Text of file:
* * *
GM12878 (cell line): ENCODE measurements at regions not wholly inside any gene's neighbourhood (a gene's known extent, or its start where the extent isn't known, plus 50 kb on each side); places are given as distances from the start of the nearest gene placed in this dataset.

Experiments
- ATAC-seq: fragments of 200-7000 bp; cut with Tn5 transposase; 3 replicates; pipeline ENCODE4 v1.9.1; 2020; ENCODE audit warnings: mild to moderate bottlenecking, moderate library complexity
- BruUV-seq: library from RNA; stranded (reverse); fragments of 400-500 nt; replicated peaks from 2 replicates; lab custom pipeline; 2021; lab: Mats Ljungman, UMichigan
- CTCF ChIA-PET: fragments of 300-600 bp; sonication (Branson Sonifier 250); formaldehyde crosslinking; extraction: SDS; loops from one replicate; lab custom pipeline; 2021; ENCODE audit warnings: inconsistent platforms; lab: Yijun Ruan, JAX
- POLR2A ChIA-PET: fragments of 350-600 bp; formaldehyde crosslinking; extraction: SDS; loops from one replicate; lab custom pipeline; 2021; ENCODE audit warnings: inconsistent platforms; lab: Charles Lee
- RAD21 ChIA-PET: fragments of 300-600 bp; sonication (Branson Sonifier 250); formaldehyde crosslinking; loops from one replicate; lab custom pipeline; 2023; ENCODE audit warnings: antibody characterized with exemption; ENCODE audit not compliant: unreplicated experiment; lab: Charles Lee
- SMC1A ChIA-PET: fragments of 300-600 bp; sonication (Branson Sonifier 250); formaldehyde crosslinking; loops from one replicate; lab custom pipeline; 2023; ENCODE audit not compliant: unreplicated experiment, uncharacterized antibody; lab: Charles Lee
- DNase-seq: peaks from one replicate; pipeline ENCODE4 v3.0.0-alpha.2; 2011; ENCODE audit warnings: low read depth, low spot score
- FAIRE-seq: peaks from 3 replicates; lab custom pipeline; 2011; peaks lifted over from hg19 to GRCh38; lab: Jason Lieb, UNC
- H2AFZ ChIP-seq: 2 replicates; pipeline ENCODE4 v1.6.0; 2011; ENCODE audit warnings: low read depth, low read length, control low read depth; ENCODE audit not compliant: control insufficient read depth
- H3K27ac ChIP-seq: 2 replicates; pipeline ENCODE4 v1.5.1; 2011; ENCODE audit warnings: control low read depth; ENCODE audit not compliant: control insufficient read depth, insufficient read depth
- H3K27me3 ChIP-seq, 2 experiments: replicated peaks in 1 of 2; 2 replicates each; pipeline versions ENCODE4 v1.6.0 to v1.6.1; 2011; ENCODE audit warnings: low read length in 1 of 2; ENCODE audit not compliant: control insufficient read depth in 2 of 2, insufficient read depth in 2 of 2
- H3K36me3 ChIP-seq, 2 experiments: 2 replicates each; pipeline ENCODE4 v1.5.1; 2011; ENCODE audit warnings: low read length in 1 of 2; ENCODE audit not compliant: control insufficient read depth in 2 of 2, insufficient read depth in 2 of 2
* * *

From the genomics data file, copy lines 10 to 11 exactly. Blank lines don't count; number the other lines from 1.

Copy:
- FAIRE-seq: peaks from 3 replicates; lab custom pipeline; 2011; peaks lifted over from hg19 to GRCh38; lab: Jason Lieb, UNC
- H2AFZ ChIP-seq: 2 replicates; pipeline ENCODE4 v1.6.0; 2011; ENCODE audit warnings: low read depth, low read length, control low read depth; ENCODE audit not compliant: control insufficient read depth